Trade journalism has eaten itself, or it will before too long if it doesn’t watch out. Serious news and debate seems no longer to exist in the format. These days, things have become so desperate that people are even taking advertorials seriously as a source of information. Real, objective, old school news journalism’s day is over, apparently.
This is a lamentable state of affairs that should worry us all, and though perhaps hastened by the apathy of second-rate editors it is at least in some part also due to the failure of industry to support credible publications, presumably because in today’s “me” world, the thought that a magazine might write something objective that wasn’t on message for a company meant it was a magazine that wasn’t worth advertising in. For marketers, has it really come to this? My way, or the highway.
I remember submitting a story early in my career to an editor who promptly returned it to me with the admonition “we don’t publish anything that includes quotes from someone with the words ‘sales’ or ‘marketing’ in their job title.” For obvious reasons. That was the best, by any objective measure, magazine I ever wrote for, not least for having rules like that. And it had credibility in its market, too. People cared what was written because they knew the content had real value. And teeth.
Unless we all – and I mean collectively -- start caring about quality of information and real debate, self-generating social media (like telcoprofessionals.com, actually) will be the only “publications” worth tracking because their editorial independence will afford the best opportunity for the airing of the new, the exciting, and the relevant, with the freedom for open debate. Trade magazines may eke out a couple more years of advertising revenues on the basis that they continue to sate the egos of the dominant few but eventually, they’ll fall by the wayside and die. Stuff that has no real value always does. And when they do, they’ll wonder why they never though it worth carrying the flag of editorial quality.
Oh well, you get what you pay for. Which in the case of the trade press is nothing at all.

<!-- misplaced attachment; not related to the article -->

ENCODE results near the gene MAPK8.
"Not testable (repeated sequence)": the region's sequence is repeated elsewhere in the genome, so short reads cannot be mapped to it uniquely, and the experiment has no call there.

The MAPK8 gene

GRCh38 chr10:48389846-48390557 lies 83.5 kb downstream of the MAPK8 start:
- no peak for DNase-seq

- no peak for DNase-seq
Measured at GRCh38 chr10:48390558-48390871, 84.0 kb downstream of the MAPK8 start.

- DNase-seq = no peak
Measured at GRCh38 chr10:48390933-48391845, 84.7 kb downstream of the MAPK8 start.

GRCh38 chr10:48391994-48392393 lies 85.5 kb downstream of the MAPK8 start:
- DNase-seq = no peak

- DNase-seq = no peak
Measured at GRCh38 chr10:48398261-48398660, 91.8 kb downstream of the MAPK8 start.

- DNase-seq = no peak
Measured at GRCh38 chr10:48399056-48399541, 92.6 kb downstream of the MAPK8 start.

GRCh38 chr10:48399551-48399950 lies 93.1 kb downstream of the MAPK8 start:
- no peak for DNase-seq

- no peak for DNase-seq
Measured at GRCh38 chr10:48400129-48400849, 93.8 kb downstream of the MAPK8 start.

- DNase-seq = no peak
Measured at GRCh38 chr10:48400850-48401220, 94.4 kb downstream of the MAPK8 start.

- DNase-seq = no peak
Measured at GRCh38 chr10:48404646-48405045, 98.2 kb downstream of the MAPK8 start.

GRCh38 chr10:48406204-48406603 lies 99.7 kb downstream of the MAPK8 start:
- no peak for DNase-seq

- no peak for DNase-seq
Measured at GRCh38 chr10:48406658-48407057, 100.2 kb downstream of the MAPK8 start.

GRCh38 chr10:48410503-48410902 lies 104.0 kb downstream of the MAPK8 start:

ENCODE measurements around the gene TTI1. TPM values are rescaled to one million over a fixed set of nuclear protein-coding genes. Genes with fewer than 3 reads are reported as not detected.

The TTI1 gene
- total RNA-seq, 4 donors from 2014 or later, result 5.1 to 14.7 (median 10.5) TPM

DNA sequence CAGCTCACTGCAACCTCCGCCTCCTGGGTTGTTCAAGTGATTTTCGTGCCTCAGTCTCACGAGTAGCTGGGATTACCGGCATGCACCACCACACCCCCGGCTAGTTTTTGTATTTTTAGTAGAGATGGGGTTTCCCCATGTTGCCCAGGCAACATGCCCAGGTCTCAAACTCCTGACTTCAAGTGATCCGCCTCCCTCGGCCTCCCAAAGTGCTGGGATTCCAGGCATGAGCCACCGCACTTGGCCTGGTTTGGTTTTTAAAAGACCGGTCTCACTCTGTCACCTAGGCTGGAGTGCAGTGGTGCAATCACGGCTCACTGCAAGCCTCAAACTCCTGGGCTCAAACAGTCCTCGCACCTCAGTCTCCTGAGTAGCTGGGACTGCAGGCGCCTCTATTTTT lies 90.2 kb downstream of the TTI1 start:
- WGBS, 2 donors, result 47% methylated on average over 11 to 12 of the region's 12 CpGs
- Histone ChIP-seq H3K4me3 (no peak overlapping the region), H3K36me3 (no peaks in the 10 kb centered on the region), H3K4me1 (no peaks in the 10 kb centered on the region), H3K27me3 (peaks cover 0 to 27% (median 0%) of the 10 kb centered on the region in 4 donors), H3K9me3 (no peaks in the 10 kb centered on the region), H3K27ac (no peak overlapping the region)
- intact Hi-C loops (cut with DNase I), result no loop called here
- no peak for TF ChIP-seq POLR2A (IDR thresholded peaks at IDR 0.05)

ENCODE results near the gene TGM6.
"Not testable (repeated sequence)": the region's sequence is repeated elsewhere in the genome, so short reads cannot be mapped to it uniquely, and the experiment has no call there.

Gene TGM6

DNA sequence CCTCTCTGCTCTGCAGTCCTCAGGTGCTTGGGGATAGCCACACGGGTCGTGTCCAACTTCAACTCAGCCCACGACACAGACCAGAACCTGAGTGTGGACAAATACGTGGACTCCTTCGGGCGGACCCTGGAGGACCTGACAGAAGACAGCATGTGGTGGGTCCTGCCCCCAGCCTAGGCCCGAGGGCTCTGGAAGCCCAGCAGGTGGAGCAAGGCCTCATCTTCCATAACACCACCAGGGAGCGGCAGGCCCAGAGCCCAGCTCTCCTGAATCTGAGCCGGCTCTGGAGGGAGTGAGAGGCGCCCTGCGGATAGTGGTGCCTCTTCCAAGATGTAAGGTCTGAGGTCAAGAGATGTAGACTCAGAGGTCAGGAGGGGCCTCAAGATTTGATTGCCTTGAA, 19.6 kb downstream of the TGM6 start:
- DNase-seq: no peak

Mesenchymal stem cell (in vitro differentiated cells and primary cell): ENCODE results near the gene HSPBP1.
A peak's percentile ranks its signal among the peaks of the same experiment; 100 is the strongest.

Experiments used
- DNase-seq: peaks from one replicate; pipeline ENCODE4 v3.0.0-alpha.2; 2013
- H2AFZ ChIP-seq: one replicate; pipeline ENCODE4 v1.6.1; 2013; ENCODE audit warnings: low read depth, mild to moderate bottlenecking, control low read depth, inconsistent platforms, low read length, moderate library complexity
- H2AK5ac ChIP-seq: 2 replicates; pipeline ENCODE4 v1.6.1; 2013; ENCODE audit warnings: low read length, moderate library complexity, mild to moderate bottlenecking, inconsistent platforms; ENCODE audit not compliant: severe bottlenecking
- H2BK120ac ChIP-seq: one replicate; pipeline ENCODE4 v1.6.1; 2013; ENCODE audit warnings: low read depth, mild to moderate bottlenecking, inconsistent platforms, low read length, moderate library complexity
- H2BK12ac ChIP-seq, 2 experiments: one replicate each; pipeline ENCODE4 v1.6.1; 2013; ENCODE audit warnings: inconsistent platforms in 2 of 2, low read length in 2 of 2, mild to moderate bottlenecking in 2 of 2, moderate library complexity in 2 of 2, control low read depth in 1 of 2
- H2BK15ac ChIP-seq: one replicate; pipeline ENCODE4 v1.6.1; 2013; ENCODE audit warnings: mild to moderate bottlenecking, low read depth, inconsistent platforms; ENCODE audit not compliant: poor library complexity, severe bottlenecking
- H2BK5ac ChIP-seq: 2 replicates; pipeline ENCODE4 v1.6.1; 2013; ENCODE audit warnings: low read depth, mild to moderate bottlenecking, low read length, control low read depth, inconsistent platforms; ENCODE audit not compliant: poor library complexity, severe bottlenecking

It is widely said that each and every one of a company’s employees is (or should be) the living embodiment of its brand. Brands are the sum of a company’s parts, and the most important of those parts is its people. If they’re not living, breathing, advocates – billboards, even, for the brand then who (or what) is? There’s no better way to judge a company than via its people. They’re what makes the biggest impression, right?
And you don’t need to look far to see just how axiomatic that assertion is (if you doubt it, try finding the slob working in an Armani store or the man of integrity working for a political party – oops. It doesn’t happen. The point being that great brands are alive.)
Which means that the marketing director’s best friend and closest ally ought to be his counterpart in human resources, right? Well, most of the time chance would be a fine thing.
If the marketing director creates the brand (in effect, designs the person the company collectively is) then the human resources director is, surely, the person who assembles the parts and brings it to life. He or she takes marketing’s blueprint and hires against it. No, this isn’t a land grab for marketers, but it does point to a relationship that is often ignored, and even more frequently seriously undervalued and misunderstood.